LONDON (Reuters) - A beluga whale that was first spotted nearly three months ago in the River Thames is still feeding healthily east of the British capital and facing a lone Christmas hundreds of miles from its normal Arctic habitat.
The white cetacean, which feeds on fish, squid and crabs, was first spotted in September and surfaced near Gravesend, Kent on the southern side of the estuary.
The last spotting of the whale, dubbed Benny the Beluga by the British media, was on Dec. 12 east of Gravesend, said a spokesman for the Port of London Authority which oversees the river.
“The whale pops up, and I am not exaggerating, for literally three to four seconds and then he disappears for 10 or 15 minutes and he moves in a wide, dark river, so you see how hard it is to track his precise location,” the spokesman said.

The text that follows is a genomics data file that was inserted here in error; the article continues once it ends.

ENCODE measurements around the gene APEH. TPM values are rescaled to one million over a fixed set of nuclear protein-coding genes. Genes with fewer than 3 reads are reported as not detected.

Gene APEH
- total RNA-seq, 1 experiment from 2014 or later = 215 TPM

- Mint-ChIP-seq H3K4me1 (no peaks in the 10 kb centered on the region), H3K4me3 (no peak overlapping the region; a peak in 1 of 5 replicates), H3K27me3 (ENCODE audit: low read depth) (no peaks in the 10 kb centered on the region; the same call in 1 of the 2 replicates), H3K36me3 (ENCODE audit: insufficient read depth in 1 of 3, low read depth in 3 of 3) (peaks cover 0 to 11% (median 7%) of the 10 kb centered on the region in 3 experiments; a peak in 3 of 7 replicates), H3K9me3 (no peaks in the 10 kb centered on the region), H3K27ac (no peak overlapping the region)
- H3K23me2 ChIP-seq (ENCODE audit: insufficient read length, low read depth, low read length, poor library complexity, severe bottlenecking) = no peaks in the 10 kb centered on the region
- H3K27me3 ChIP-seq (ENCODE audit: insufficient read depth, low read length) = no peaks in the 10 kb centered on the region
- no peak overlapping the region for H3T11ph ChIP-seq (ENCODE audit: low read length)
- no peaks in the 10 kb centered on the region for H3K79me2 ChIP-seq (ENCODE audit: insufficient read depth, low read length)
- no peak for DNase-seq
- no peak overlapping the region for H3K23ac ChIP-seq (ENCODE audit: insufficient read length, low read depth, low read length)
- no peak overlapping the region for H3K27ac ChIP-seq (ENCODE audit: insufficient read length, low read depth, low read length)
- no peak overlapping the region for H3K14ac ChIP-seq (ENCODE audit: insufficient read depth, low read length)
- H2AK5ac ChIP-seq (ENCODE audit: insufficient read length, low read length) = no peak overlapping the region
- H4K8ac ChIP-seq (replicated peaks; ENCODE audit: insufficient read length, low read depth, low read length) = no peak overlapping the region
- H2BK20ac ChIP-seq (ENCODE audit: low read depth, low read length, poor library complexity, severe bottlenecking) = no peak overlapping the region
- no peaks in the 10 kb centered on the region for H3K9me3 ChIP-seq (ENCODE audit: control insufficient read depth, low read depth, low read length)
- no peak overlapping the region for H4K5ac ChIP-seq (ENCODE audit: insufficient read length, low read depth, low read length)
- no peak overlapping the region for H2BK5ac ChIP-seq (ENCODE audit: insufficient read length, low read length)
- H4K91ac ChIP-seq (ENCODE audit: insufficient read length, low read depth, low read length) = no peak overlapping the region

“This whale in its natural environment in the Arctic is a diverse feeder – so it is not a fussy eater,” the spokesman said. “The Thames is much cleaner now so there are more fish stocks.”
The beluga appears to be healthy, he added.
The last sighting of beluga whales in UK waters was in 2015 when they were spotted off northeastern England near the Northumberland coastline, but they left shortly afterwards.
Belugas, which can grow up to 5.5 meters (18 feet) long, spend most of their time off the coasts of Alaska, Canada and Russia, though they often travel great distances in search of food.
Reporting by Guy Faulconbridge; editing by Stephen Addison
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